Take long-term unemployment. It is, as I've said before, a particularly high-stakes game of musical chairs. The simple story is that the more unemployed people there are for every job opening, the more likely it is that some of them won't be able to find anything, even after six months — at which point companies will start screening out their résumés. And that's indeed what we've seen: The odds of becoming long-term unemployed have gone up and down with the unemployment rate itself.
Specifically, the unemployment rate at the time that someone starts a job search explains about 87 percent of the chances that they'll end up long-term unemployed. When joblessness is below 5 percent, those odds are about 5 to 10 percent, but when it's more than 9 percent, they can be as much as 25 to 30 percent.
This might be the best argument there is for stimulus. That's because a recession is really just a market failure that consigns people who would normally be able to find a job pretty quickly to a long spell of unemployment in the best case and to premature retirement in the worst. It makes sense, then, for the government to do everything it can to keep the economy from tossing aside some of our most valuable resources — ourselves — for no reason other than bad luck.
This logic, of course, is just as true when unemployment is 5 percent as it is when it's 10 percent. Which is to say that policymakers shouldn't take their foot off the gas just because things aren't terrible anymore. Maybe they could, you know, get even better. All you have to do is look at the late 1990s to see that not all sub-5 percent unemployment is created equal. Back then, the odds that a newly unemployed person still would be six months later were 5.9 percent. Today, it's 9.8 percent.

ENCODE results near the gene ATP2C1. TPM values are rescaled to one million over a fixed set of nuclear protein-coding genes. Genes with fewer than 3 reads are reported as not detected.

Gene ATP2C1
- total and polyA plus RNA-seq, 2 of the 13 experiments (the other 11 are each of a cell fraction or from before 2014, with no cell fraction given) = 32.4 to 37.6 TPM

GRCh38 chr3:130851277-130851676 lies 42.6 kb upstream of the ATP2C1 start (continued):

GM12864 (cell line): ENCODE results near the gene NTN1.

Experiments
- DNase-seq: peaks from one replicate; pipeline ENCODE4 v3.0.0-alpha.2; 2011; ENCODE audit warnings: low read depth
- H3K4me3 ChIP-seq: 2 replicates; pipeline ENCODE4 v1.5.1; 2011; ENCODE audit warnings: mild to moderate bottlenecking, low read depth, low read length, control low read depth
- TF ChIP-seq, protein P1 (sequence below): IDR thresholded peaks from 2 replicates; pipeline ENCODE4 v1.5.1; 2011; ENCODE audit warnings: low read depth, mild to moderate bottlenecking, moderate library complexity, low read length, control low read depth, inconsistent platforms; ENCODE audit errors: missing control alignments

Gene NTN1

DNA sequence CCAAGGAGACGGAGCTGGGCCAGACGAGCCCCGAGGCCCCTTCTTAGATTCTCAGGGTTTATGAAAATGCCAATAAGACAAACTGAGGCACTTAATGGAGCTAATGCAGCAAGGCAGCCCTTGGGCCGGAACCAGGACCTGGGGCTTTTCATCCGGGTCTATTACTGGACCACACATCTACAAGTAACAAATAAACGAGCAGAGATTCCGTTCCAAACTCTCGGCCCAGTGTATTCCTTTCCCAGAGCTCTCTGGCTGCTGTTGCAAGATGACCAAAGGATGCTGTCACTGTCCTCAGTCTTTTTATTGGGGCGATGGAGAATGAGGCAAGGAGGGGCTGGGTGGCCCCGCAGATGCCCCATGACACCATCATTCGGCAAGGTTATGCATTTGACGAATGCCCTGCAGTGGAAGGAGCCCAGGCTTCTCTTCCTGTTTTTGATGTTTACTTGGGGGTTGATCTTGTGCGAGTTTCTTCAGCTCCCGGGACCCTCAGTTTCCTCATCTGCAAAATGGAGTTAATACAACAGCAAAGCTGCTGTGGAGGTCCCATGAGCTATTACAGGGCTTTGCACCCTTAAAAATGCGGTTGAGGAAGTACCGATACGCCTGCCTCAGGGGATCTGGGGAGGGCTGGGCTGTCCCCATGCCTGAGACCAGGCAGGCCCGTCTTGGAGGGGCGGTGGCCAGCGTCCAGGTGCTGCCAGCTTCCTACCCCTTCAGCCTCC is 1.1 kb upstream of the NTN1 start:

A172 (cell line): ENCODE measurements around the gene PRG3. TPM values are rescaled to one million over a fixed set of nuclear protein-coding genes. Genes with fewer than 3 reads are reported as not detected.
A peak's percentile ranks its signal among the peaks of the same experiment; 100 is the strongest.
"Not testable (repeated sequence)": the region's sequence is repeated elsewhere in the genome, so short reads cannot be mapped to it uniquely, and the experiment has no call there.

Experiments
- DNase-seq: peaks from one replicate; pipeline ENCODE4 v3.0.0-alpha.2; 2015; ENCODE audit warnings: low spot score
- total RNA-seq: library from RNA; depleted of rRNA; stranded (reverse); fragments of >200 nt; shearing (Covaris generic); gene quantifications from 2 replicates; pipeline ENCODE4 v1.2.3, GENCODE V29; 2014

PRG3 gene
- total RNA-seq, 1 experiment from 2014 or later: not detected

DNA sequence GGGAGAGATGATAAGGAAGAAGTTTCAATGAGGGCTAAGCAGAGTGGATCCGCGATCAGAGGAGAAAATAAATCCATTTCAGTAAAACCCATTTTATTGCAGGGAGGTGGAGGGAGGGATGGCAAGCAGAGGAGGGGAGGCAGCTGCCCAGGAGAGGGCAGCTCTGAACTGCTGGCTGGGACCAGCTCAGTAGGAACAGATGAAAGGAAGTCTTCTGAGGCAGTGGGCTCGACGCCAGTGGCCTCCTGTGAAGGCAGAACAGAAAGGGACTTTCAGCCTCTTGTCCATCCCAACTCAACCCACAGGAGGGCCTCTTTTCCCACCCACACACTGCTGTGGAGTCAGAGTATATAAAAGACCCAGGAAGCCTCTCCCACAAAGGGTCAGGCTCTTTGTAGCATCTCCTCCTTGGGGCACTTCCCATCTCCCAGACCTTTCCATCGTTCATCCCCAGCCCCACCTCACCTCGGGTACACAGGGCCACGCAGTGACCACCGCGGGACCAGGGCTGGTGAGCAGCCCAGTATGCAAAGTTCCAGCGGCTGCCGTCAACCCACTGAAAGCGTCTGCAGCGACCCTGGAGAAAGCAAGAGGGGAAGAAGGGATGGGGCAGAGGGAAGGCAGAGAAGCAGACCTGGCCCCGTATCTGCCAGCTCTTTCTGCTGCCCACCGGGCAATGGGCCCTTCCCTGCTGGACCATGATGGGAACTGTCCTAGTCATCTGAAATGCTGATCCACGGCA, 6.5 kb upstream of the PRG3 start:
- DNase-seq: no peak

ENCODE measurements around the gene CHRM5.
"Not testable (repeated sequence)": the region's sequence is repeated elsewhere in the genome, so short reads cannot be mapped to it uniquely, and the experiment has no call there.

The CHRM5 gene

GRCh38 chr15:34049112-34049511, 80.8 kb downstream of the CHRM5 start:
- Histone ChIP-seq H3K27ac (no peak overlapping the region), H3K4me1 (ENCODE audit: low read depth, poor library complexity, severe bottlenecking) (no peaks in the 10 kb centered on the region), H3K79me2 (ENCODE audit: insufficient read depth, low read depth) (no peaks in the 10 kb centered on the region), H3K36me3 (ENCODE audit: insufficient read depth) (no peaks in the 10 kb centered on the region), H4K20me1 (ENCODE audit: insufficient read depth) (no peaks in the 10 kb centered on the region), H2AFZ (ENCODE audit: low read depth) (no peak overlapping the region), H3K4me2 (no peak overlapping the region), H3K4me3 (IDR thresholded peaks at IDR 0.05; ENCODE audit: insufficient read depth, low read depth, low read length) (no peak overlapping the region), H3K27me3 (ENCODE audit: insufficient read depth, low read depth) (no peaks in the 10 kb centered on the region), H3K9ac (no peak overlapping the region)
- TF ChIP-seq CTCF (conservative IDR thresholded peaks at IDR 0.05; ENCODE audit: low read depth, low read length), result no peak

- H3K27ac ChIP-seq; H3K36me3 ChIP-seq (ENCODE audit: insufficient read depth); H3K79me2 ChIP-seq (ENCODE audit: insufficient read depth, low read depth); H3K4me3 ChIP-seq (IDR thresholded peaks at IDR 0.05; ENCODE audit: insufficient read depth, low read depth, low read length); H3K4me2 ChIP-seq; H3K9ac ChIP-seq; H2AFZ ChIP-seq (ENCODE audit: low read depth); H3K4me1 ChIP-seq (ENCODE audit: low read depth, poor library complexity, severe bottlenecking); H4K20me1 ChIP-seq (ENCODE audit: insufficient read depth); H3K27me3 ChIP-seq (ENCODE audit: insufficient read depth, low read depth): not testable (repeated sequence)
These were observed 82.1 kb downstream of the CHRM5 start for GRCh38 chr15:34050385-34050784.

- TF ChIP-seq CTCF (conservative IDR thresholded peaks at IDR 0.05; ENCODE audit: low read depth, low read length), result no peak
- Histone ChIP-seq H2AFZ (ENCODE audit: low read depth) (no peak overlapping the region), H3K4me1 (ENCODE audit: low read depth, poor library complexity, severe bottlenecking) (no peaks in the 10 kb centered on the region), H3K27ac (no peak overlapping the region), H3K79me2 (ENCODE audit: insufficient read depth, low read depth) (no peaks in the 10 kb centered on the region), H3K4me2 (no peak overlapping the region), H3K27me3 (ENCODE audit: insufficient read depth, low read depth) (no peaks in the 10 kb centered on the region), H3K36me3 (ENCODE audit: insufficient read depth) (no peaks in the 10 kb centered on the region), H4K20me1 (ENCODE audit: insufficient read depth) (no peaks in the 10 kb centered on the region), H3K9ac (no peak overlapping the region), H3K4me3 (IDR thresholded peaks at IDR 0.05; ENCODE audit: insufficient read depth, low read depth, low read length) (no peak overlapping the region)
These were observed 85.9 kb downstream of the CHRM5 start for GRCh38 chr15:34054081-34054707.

Now, this might not sound like that big of a difference, but think about it like this: It means that 65 percent more people are falling through the labor market's cracks during what are supposed to be the good times. Not that this is a new problem. The odds that someone would end up long-term unemployed were a nearly identical 9.7 percent during the height of the housing bubble, too. We've been waiting almost 20 years, then, for workers to have it as good as they did back when we thought that Beanie Babies and tech stocks were going to make us all rich.
Some of this is hard to explain, but a lot of it isn't. The easy part is that the labor market was in better shape in the late 1990s than it has been at any time since. It wasn't just that the unemployment rate was a little lower than it is even now, but also that workers had a lot more bargaining power. This isn't the most satisfying of answers, however. It amounts to saying that things were better because they were better.
But why aren't they today? Unemployment has finally fallen far enough that you would think we'd be starting to see some of the same things happen now, but we aren't. Wages aren't rising much faster, and workers aren't finding jobs more easily. It could just be that, even 10 years later, we haven't fully escaped the shadow of the Great Recession, and there are still more people who want jobs than the unemployment rate is telling us. If that's the case, then things might pick up soon. Or it could be, as Bloomberg View's Noah Smith argues, that employers are in such a strong position that they can dictate terms instead of negotiating them. That would mean that unemployment might need to get down to, say, 3.5 percent for workers to get the benefits that they used to when it was 4 percent.
Whatever it is, though, it's a reason for the Federal Reserve to be even more patient about raising interest rates. There's no need to cool off the labor market when it isn't overheating.
That's one of the most important parts of fixing the economy: not stopping because you think you should be done.